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Edward C. Chow: Irrelevance of Russian oil price cap

by Edward C. Chow December 7, 2022 8:52 PM 3 min read
The EU logo on the Russian flag is displayed on a screen, while the EU Commission press release announcing a $60 price cap on Russian oil is shown on a cellphone. (Getty Images)
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Editor's note: The opinions expressed in our op-ed section are those of the authors and do not purport to reflect the views of the Kyiv Independent.

On Dec. 3, the European Union finally revealed its much-anticipated price cap on Russian oil. The concept was introduced by G7 leaders on June 28 at the urging of the U.S. after their summit in Germany.

Unfortunately, the announced cap of $60 per barrel is hugely anticlimactic as Russia recently sold its oil at a price of below $50. Even though the price cap is supposed to take effect on Dec. 5, the long delay allows seaborne cargos loaded before that date to be unloaded before Jan. 19.

In other words, nine months after Russia drastically escalated its war against Ukraine on Feb. 24 and five months after Western leaders broached this novel sanction against Russia’s principal export, what was announced is underwhelming and unlikely to impact Russia’s war calculations.

A price cap above $50 per barrel would not impact Russia’s oil export income.

Western leaders are conflicted between wanting to punish Russia for its brutal war against Ukraine and not reducing Russian oil exports so much as to cause a price shock. Their indecision has instead led to market anxiety on the severity of future oil sanctions, which has caused the price to rise despite no physical shortage.

Although the price of Brent, the international crude benchmark, has dropped below this year’s peak above $120 per barrel, the current price of around $80 is still significantly higher than below the $70 level a year ago before the U.S. sounded the alarm on Russia’s impending attack on Ukraine.

Consequently, despite offering steep price discounts to nontraditional buyers, Russia has suffered little in its oil export volume or earnings.

Enforcing a price cap on other countries with no interest in restricting Russian oil, such as India, China, and Turkey, was always going to be difficult. Western leaders have compounded the problem by setting the so-called cap above the market price for Russian crude.

They showed themselves to be more concerned about the availability of Russian oil than in limiting Russia’s ability to wage war –  not the signal one wishes to send to Moscow.

Indeed, $60 per barrel may become a floor for Russian crude oil rather than a cap since the G7 and EU now endorse it as an acceptable price.

However, it may also fray Western unity on sanctions against Russia since EU members, such as Hungary, Slovakia, Italy, and Bulgaria, which have traditionally relied on Russian oil, might ask, “If other countries can buy Russian oil at $60, why can’t we?”

Defenders of the price cap might say that the level can be lowered if Russia does not change its behavior. To this, one might reasonably ask: How many more atrocities must Russia commit before this happens?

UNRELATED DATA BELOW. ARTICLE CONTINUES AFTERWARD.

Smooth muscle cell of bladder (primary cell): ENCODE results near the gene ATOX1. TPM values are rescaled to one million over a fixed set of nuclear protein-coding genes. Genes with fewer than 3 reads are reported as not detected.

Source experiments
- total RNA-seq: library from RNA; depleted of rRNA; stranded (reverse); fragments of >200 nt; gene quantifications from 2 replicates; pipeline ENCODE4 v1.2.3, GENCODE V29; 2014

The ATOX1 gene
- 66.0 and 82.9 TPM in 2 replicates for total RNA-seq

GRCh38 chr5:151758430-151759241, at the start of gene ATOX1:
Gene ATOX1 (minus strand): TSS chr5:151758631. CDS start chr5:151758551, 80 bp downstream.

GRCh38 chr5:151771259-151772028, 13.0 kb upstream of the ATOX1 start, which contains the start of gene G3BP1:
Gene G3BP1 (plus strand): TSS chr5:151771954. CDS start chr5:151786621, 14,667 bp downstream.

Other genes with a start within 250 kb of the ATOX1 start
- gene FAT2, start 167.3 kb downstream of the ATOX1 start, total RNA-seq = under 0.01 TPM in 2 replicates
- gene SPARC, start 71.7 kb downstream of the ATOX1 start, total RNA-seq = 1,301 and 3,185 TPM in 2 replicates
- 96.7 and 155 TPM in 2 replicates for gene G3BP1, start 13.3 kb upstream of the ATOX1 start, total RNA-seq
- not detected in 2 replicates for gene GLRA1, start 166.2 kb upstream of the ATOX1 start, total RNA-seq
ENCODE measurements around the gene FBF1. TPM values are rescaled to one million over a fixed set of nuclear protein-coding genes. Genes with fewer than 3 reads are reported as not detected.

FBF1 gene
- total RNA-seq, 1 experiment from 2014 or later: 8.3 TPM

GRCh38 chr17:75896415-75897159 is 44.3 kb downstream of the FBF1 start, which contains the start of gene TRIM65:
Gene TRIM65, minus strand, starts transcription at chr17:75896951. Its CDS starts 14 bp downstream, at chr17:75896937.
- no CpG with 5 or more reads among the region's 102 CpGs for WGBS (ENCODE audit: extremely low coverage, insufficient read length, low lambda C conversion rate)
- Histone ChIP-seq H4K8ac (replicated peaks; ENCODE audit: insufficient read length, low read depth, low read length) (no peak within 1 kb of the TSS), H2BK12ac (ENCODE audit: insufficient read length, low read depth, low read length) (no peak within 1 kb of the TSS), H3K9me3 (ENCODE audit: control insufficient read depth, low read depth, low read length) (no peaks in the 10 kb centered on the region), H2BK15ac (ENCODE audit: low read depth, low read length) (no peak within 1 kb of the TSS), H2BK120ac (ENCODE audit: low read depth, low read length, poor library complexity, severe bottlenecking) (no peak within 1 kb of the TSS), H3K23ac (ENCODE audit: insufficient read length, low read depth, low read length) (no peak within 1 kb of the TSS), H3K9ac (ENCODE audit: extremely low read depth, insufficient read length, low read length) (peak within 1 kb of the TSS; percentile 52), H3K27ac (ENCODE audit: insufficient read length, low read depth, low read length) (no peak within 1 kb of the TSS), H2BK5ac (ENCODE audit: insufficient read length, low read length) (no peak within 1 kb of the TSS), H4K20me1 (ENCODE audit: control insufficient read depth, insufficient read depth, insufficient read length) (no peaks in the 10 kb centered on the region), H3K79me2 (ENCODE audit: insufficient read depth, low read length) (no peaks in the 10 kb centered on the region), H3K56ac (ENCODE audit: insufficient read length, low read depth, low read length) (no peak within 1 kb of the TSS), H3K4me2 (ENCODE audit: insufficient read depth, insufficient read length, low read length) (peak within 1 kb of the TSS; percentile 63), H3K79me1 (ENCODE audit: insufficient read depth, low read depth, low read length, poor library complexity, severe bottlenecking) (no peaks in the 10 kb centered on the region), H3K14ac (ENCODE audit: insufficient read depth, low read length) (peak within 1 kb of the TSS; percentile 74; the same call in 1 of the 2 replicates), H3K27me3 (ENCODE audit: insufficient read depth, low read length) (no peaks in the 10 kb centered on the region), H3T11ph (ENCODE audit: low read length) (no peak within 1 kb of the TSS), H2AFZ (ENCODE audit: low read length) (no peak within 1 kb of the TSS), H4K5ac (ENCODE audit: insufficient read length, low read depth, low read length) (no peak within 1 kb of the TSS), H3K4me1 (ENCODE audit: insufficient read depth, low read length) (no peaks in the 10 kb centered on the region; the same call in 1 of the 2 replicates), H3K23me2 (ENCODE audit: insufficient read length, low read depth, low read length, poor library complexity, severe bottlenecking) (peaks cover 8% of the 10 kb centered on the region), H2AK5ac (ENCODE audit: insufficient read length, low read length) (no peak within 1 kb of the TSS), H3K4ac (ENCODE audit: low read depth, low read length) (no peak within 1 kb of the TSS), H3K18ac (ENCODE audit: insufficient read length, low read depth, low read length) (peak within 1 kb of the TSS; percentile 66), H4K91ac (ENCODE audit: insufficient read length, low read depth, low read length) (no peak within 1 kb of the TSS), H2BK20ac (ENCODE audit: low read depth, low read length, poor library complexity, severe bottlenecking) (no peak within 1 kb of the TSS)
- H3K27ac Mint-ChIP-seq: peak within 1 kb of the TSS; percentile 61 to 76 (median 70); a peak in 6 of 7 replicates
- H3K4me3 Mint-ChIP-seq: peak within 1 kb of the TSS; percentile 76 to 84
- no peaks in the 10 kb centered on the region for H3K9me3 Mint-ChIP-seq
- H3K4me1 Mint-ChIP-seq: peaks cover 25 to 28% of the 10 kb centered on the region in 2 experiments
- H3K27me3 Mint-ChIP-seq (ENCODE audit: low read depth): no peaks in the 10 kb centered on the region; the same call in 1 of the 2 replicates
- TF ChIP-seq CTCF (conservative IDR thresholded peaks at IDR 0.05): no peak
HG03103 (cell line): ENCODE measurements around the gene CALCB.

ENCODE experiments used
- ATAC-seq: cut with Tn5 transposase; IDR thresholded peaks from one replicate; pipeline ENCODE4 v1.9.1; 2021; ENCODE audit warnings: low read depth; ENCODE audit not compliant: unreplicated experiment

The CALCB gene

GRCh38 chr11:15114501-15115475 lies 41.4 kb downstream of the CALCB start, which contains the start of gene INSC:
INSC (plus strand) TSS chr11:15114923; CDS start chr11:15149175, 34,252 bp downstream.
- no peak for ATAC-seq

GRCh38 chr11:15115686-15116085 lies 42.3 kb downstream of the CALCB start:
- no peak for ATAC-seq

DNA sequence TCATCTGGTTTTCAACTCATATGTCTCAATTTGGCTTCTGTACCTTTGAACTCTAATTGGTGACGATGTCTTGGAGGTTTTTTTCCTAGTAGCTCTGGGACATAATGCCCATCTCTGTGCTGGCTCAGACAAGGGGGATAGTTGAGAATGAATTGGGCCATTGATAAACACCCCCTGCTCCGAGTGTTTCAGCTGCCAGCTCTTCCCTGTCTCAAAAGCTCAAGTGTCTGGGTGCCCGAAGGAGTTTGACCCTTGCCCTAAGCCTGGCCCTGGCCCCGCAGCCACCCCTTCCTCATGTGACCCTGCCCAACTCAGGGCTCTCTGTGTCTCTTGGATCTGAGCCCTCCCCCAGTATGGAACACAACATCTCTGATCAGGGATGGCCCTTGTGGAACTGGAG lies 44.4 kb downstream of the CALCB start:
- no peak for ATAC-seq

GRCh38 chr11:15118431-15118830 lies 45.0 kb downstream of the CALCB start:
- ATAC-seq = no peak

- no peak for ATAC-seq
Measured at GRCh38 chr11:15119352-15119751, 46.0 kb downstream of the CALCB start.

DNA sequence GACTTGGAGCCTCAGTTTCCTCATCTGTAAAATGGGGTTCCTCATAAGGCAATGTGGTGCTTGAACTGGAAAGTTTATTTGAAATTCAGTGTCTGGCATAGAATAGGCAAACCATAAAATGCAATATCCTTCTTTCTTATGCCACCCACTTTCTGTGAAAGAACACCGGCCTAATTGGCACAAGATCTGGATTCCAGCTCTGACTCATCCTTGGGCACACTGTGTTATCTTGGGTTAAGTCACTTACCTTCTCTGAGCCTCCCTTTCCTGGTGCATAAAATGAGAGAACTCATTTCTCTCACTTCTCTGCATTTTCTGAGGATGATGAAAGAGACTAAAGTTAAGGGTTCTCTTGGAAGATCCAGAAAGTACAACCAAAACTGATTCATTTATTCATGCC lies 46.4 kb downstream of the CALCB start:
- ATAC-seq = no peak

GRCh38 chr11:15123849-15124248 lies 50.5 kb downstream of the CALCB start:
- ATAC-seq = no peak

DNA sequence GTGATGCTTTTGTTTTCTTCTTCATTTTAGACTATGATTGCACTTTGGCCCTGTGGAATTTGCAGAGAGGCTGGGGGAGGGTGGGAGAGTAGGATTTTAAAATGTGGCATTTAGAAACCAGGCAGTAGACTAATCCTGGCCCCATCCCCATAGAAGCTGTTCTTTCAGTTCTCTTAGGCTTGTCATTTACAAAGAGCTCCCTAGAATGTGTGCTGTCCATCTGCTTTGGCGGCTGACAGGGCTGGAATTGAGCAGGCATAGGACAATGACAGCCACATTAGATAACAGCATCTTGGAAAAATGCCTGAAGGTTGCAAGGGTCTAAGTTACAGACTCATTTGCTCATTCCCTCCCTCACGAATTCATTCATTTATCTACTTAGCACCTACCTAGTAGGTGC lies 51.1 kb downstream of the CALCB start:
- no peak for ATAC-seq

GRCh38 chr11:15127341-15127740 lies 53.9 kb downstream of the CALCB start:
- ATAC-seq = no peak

Would it not be better to start with a much lower cap and offer to raise it incrementally if Russia stops targeting civilians and civilian infrastructure, returns kidnapped Ukrainians, including children, gives back plunder from occupied territories, and withdraws to pre-Feb. 24 lines and from Ukrainian territories occupied since 2014?

If the objective is to deepen the discount Russia has to offer to move its crude, leaving in place the EU embargo on imports of Russian oil which was agreed to in June, then going forward with prohibitions against shipping, insurance, and other services would have done a better job without the price cap.

The history of oil sanctions teaches us that they increase the incentive for shady deals. An extra $5 discount on a typical $2-million-barrel seafaring cargo translates to $10 million of extra profit for a trader willing to risk evading sanctions.

Even the UN oil-for-food program for Iraq under Saddam Hussein was scandal-ridden. Russians are masters in this game and were major traders of Iraqi oil. The Middle East is becoming a major hub for trading Russian oil despite that oil competing with that from the Persian Gulf.

There is always a price that will move oil. Oil sanctions have proved ineffective in changing the behavior of petrostates like Iran and Venezuela.

The oil price cap was offered as an elegant solution, but it is largely irrelevant as it is currently designed. Having followed a tortuous path to an ultimately ineffective sanction on Russian oil, Western leaders are left with the same hard choices they have had since Feb. 24 on how to stop this terrible war quickly. Oil sanctions alone cannot achieve this outcome.

In a war, there is no substitute for military power. By unilaterally forgoing options such as a no-fly zone or a naval escort for essential Ukrainian imports and exports, by supplying Ukraine with sufficient modern armaments only after they prove necessary on the battlefield rather than anticipating those needs, and by still holding back weapons with sufficient reach to strike Russian logistic and supply centers, the West has left escalation dominance to Russia.

This war will only end when Putin’s Russia understands it will never be allowed to win and that prolonging its war will cost more for Russia than Ukraine. Then, and only then, will Russia, not Ukraine, sue for peace.

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